Apple has poached another of Google’s top AI researchers

Apple has captured another of Google's top artificial intelligence researchers as part of the ongoing battle between technology companies to get the best AI talent.

Ian Goodfellow is one of the most prominent names in artificial intelligence, and previously worked at Google and the OpenAI lab, founded by Elon Musk. But, as CNBC reported for the first time Goodfellow recently updated his LinkedIn profile to note that he now works at Apple as director of machine learning in the company's Special Projects group.

It is not the first time that Apple uses Google as an AI talent incubator, with the iPhonemaker driving away Goodfellow's former boss, AI's AI boss, John Giannandrea, last April.

AI is a key technology for technology companies and finding researchers who can drive cutting-edge products is a big challenge. In general, Google is considered the world's leading artificial intelligence company, but Apple also uses technology in all its products, which allows everything from facial recognition to photography. The company is also working to develop autonomous systems for vehicles, a project that certainly requires the best artificial intelligence engineers.

apple has poached another of googles top ai researchers

Goodfellow is best known for his invention of GANs, a type of AI network that is brilliant at generating false visual images, like the faces above.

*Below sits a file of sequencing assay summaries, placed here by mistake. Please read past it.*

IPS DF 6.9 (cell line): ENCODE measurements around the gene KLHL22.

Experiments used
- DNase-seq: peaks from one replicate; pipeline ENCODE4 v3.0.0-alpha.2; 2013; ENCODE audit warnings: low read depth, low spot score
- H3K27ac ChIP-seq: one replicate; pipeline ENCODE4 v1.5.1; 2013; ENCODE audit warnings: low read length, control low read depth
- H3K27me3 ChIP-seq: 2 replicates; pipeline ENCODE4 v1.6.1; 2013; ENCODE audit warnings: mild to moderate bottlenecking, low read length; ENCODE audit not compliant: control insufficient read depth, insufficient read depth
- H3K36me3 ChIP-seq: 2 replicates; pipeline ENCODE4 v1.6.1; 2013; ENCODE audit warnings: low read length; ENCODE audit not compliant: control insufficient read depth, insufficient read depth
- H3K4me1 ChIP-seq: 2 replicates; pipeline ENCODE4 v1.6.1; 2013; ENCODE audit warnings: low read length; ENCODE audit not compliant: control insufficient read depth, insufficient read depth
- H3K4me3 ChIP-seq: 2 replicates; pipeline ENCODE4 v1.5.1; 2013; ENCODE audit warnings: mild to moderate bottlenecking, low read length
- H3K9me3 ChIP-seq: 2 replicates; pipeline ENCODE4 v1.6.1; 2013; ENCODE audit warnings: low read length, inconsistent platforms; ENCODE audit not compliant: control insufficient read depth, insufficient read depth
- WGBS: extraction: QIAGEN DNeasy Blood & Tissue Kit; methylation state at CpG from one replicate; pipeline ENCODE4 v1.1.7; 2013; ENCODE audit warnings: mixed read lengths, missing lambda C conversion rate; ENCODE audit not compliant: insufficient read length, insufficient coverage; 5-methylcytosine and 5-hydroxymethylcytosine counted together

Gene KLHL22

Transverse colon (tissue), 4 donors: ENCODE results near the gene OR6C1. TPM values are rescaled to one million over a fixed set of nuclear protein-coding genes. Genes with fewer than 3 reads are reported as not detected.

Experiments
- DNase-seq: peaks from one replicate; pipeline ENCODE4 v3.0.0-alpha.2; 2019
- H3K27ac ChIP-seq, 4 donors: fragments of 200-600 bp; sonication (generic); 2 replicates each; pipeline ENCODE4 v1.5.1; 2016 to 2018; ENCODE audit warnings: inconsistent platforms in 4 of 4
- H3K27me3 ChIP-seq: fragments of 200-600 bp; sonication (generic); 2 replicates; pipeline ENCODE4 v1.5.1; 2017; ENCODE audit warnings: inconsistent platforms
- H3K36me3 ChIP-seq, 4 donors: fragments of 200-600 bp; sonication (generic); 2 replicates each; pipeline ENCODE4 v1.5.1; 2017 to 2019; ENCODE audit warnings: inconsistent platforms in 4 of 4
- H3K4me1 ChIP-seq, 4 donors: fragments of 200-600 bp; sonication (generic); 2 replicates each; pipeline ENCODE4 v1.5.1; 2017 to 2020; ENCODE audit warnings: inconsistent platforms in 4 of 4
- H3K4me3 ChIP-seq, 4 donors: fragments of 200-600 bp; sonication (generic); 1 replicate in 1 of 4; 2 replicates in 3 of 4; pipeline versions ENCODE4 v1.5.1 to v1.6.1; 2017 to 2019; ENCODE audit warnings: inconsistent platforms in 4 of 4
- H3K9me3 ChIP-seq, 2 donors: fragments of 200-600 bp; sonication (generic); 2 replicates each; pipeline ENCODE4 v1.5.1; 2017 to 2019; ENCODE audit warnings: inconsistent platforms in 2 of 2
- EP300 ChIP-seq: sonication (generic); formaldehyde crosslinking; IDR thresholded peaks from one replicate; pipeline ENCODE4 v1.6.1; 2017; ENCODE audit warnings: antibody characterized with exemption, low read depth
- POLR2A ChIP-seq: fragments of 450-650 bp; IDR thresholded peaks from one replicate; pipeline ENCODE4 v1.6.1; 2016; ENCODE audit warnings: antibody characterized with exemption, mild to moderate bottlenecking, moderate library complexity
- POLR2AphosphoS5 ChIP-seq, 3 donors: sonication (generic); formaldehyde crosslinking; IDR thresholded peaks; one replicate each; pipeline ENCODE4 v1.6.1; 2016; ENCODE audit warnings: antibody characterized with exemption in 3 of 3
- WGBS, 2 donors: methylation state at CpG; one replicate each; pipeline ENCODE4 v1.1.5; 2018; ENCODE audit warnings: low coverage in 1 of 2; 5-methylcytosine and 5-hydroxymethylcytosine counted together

At age 34, Goodfellow is young to be an AI researcher with so much influence. But he is well known for his work in inventing a kind of artificial intelligence system known as a generative confrontation network or GAN.

GANs are two-part networks, consisting of a generator and a discriminator. The generator trains in a data set and then tries to replicate it. Show your work to the discriminator who tries to distinguish between the training data set and the new output. If you can tell the difference, send the generator to the drawing board to try again.

This sounds abstract, but GANs have proven to be wonderfully productive small systems. They are particularly good at generating false photos, videos, audio and text. Those portraits of imaginary people generated by AI? That was GANs. That software that turns your scribbles into photorealistic paintings? GANs again.

None of this necessarily suggests that Apple has a particular interest in generating false portraits or landscapes, but it shows that Goodfellow's work has been influential and has shaped the entire field of AI. It is without a doubt the kind of person you would want in your team. And who knows, maybe the GANs can finally improve Apple's inferior artificial intelligence assistant, Siri.

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